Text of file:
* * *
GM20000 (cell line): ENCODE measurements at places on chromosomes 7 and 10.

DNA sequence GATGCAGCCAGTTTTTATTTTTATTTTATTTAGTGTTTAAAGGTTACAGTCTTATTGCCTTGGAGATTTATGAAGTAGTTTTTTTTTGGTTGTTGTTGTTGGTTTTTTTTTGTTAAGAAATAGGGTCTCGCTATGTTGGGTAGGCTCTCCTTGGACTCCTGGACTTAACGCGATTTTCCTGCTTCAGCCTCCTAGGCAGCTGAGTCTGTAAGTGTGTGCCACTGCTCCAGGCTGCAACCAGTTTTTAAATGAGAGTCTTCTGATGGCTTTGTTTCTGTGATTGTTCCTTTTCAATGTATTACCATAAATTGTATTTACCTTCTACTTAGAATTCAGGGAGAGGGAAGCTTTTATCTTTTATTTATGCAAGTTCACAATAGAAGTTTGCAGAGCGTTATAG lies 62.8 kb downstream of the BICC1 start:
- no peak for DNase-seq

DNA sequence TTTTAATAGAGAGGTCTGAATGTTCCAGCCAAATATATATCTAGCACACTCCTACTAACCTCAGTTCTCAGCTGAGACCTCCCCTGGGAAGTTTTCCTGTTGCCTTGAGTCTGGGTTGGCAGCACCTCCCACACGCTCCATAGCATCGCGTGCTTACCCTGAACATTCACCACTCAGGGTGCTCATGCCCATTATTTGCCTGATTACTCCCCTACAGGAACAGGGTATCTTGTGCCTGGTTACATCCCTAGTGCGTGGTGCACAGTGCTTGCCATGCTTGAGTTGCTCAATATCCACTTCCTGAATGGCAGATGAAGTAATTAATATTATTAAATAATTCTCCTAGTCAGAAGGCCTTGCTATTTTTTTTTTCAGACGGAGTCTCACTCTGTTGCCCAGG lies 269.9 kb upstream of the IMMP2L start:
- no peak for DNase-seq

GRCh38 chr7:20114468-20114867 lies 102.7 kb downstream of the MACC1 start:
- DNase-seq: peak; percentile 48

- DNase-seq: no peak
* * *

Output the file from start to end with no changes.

GM20000 (cell line): ENCODE measurements at places on chromosomes 7 and 10.

DNA sequence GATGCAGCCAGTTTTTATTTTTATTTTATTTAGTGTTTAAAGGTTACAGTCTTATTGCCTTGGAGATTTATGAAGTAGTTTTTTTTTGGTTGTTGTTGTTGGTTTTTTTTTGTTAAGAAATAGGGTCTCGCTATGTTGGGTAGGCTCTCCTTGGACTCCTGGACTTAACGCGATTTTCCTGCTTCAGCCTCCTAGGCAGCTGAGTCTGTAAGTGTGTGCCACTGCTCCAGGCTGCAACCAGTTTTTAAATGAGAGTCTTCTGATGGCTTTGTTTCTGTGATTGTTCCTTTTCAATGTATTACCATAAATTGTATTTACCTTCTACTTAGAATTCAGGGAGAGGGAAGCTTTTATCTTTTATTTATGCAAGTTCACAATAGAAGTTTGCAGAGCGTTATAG lies 62.8 kb downstream of the BICC1 start:
- no peak for DNase-seq

DNA sequence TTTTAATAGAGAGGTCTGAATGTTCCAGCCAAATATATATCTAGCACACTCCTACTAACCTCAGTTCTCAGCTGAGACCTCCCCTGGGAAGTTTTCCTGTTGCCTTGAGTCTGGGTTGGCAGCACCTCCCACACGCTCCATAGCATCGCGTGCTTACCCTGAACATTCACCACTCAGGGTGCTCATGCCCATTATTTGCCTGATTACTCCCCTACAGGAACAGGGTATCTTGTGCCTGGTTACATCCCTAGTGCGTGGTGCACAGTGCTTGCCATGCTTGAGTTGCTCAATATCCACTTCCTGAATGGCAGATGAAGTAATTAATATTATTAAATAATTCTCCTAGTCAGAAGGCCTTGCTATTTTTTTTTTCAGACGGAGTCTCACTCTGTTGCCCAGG lies 269.9 kb upstream of the IMMP2L start:
- no peak for DNase-seq

GRCh38 chr7:20114468-20114867 lies 102.7 kb downstream of the MACC1 start:
- DNase-seq: peak; percentile 48

- DNase-seq: no peak